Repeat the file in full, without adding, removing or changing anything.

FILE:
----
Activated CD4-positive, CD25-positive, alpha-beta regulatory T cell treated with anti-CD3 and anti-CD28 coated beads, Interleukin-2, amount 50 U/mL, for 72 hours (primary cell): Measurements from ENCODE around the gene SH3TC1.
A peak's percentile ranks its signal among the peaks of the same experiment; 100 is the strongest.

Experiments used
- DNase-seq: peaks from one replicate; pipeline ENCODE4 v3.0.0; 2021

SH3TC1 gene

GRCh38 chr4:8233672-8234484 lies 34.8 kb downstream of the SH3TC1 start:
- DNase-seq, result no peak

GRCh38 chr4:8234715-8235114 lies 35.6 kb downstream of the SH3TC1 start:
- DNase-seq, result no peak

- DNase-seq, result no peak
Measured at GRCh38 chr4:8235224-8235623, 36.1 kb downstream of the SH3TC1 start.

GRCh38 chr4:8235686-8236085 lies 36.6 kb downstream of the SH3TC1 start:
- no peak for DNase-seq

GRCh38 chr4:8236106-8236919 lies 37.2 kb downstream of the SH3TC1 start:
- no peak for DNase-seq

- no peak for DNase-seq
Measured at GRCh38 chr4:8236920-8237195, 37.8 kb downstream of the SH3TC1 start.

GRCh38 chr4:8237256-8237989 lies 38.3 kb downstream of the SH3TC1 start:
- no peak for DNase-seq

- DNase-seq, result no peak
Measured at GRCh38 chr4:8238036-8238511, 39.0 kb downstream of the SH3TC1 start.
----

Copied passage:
Activated CD4-positive, CD25-positive, alpha-beta regulatory T cell treated with anti-CD3 and anti-CD28 coated beads, Interleukin-2, amount 50 U/mL, for 72 hours (primary cell): Measurements from ENCODE around the gene SH3TC1.
A peak's percentile ranks its signal among the peaks of the same experiment; 100 is the strongest.

Experiments used
- DNase-seq: peaks from one replicate; pipeline ENCODE4 v3.0.0; 2021

SH3TC1 gene

GRCh38 chr4:8233672-8234484 lies 34.8 kb downstream of the SH3TC1 start:
- DNase-seq, result no peak

GRCh38 chr4:8234715-8235114 lies 35.6 kb downstream of the SH3TC1 start:
- DNase-seq, result no peak

- DNase-seq, result no peak
Measured at GRCh38 chr4:8235224-8235623, 36.1 kb downstream of the SH3TC1 start.

GRCh38 chr4:8235686-8236085 lies 36.6 kb downstream of the SH3TC1 start:
- no peak for DNase-seq

GRCh38 chr4:8236106-8236919 lies 37.2 kb downstream of the SH3TC1 start:
- no peak for DNase-seq

- no peak for DNase-seq
Measured at GRCh38 chr4:8236920-8237195, 37.8 kb downstream of the SH3TC1 start.

GRCh38 chr4:8237256-8237989 lies 38.3 kb downstream of the SH3TC1 start:
- no peak for DNase-seq

- DNase-seq, result no peak
Measured at GRCh38 chr4:8238036-8238511, 39.0 kb downstream of the SH3TC1 start.